Monday, September 26, 2011

In Which My Cynicism Is on the Verge of Being Slightly Shaken

I admit it.  I'm confused.
Here in the Buckeye State, with the busiest execution chamber in the north (by far: Ohio's killed 45; number 2 is Indiana with 20, less than half our total), with killings lined up through August of 2013 (yes, 2013), with a Republican Governor who supports the death penalty, in fact with every elected statewide official a Republican.
Here in the Buckeye State where we've killed 4 this year.
Here in the Buckeye State where there are 4 we didn't kill this year.
Let's get specific.  Here's Our 2011.
Frank Spisak, murdered February 17
Johnnie Baston, murdered, March 10
Clarence Carter, murdered, April 12
Daniel Bedford, murdered, May 17
Kenneth Smith, stay granted by federal judge - no appeal
Brett Hartmann, reprieve from Governor to November 13, 2012
Billy Slagle, reprieve from Governor to August 7, 2013
Shawn Hawkins, commuted by Governor to LWOP
Joey Murphy, commuted by Governor to LWOP
Who knows?
Reginald Brooks, scheduled for November 15
I left one out.  Joseph Murphy.  Last Friday, the Parole Board unanimously said he should be spared.  Not because he's innocent.  There really seems to be no question that he murdered Ruth Predmore.  Not because there was some legal mistake.  But because, in the words of the late Ohio Chief Justice Tom Moyer, he was
destined for disaster.
Which hasn't been enough before, though Joey's background was particularly horrific.
And because members of Ruth Predmore's family don't want him killed.  Which hasn't been enough before.  And because . . . .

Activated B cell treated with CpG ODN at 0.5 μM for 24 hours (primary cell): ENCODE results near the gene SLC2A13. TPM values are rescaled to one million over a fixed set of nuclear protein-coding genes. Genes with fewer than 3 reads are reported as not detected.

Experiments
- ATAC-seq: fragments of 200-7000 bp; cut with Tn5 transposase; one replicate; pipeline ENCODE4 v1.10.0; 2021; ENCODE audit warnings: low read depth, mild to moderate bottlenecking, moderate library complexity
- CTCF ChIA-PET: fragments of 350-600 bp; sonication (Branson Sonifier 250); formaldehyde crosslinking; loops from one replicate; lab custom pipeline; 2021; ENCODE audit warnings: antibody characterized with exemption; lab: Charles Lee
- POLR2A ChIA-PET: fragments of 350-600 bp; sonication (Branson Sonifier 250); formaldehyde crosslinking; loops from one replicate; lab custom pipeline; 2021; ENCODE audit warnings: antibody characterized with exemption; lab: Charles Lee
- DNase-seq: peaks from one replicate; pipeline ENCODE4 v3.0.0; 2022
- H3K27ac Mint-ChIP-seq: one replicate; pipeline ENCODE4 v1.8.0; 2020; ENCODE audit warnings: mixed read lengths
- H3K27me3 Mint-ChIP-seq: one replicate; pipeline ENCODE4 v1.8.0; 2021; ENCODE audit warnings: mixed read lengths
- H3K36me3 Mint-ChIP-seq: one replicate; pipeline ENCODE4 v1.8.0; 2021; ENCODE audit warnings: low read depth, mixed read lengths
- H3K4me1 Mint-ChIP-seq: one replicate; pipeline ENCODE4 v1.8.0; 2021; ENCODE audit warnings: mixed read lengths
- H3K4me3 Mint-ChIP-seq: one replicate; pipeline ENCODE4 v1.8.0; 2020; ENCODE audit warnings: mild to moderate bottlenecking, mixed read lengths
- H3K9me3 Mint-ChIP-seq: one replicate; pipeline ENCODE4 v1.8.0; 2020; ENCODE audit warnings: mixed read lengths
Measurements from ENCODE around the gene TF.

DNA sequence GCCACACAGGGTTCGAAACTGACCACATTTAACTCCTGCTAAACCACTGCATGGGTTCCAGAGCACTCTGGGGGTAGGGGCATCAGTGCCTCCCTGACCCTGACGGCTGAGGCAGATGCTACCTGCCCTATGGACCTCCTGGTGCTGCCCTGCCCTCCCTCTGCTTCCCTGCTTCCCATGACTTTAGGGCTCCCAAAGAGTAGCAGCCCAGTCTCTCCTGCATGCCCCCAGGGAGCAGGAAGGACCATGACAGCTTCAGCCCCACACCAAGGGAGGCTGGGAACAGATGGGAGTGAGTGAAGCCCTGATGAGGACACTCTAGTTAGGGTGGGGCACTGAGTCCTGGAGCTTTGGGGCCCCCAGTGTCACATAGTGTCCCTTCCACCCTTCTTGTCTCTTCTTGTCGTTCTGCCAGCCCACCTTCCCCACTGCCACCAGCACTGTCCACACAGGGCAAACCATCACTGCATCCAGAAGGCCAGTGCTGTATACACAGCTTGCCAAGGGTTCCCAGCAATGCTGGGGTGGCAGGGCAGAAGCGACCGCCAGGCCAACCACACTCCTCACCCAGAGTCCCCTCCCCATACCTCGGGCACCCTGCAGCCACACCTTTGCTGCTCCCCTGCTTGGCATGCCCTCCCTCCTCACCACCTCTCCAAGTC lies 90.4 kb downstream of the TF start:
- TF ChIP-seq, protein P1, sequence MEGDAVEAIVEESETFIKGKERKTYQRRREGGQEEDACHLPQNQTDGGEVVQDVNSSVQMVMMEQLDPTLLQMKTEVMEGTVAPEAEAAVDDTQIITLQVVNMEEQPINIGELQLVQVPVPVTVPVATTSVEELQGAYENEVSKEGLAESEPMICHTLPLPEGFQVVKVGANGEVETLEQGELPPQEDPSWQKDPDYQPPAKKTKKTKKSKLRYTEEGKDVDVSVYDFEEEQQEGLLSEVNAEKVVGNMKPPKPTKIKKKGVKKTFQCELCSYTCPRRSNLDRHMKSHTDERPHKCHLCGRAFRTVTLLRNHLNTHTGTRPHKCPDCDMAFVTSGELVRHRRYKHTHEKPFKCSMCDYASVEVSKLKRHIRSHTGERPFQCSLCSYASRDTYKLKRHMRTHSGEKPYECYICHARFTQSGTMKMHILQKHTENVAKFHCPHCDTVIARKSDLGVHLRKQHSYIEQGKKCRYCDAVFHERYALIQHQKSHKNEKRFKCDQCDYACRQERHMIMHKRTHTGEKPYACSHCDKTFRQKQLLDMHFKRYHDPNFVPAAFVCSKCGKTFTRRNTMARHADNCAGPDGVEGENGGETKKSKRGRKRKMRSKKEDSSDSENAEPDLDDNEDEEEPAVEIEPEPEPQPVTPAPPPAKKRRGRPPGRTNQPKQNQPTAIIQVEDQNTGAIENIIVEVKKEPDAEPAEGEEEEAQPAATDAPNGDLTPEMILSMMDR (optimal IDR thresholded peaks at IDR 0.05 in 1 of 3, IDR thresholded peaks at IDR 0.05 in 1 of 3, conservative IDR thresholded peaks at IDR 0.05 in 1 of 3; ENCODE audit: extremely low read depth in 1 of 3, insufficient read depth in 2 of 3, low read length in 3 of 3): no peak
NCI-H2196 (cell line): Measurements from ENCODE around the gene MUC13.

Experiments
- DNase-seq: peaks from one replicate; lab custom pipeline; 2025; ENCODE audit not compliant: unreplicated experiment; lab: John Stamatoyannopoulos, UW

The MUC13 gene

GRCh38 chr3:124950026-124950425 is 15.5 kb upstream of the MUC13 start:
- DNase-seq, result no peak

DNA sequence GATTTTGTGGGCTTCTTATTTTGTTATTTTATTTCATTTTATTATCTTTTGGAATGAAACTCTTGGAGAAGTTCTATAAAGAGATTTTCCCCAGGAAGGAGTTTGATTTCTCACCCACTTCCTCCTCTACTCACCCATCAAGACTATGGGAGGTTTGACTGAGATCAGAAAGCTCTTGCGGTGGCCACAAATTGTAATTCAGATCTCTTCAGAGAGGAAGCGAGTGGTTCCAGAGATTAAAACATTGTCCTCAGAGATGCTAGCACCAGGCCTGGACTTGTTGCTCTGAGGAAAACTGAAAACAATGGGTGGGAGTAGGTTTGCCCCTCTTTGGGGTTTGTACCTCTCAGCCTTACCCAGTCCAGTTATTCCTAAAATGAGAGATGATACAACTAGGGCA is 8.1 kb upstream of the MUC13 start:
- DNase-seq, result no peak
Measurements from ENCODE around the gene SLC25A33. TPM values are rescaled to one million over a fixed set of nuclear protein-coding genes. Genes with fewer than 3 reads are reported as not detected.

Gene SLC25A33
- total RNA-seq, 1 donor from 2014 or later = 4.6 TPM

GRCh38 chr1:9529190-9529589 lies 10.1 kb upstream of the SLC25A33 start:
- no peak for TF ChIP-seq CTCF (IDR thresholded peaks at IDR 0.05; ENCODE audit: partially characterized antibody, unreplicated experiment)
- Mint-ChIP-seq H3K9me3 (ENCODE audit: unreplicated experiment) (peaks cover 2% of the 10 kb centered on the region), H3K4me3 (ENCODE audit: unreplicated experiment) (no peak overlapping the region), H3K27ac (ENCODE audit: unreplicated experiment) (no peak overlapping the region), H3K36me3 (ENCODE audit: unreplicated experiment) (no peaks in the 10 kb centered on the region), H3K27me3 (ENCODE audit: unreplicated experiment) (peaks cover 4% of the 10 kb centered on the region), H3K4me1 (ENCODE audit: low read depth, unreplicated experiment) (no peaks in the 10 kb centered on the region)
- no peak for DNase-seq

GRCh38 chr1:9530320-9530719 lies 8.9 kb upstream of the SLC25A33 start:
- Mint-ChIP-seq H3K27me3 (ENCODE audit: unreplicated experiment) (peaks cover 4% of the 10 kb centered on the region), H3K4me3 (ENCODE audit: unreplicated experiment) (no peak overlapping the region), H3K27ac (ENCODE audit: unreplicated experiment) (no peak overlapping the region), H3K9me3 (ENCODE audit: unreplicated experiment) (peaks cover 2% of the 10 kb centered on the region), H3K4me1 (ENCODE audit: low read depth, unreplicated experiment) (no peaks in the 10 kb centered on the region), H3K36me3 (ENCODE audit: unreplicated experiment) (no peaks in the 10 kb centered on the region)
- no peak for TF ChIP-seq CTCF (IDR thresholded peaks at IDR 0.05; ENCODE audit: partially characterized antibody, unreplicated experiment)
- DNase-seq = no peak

Frankly, it was a surprise decision from the Board.  
And now, the thing is that Kasich agreed.  This afternoon, he commuted Joey's sentence.A
After examining this case in detail with counsel I agree with Chief Justice Moyer, the National Association of Mental Illness and the Parole Board's unanimous 8-0 decision that considering Joseph Murphy's brutally abusive upbringing and the relatively young age at which he committed this terrible crime, the death penalty is not appropriate in this case.
Thus, I have commuted his sentence to life in prison with no chance for parole. I pray for peace for all who have been impacted by this crime.
And then there's our current Chief Justice.  Her name's Maureen O'Connor and she's no pushover.  I know that.  I've argued cases before her.  I've had her tear into me for suggesting that a death row client may not have been the worst of the worst.  I've read her opinions.
On September 9, she announced that she's working with the Ohio State Bar Association to assemble a task force to look at Ohio's death penalty.  Not to decide whether we should have it, but to decide how, if we're going to have it, to improve it.  Here's the question she asked.
 Is the system we have the best we can do?
Which, if you're going to have a death penalty, is exactly the right question.  How do we ensure that the death penalty system is as accurate and as fair as human fallibility will allow?
We've urged a study on the General Assembly for years.  Denied.
I pushed Governor Ted to do one.  Denied.
I urged then-Attorney General Marc Dann.  Denied.
And suddenly.
OK, the devil's in the details and we don't know the details.  Who'll be on the Task Force?  What will its actual charge be?  What about staffing? Funding?  Will it take its job seriously?  Will anyone take its report seriously?  Should it be taken seriously?  Those things matter.  A lot.  After all, a badly done study, a whitewash, would likely be worse than no study.
But O'Connor seems to mean it.  Maybe.
So what's going on here?
The Chief Justice. The Parole Board.  The Governor.
Oh, and they claim there will actually be hearings on an abolition bill in the legislature.
Like I say, I'm confused.
Maybe it's fumes wafting up from the Scioto River.
Then again, It took Nixon to go to China.
So maybe I should just be a little hopeful.  
Around here, 5 months without a murder by the state is something to marvel at.  
So maybe we should just marvel for a bit.
While we wait for the shoe to drop.

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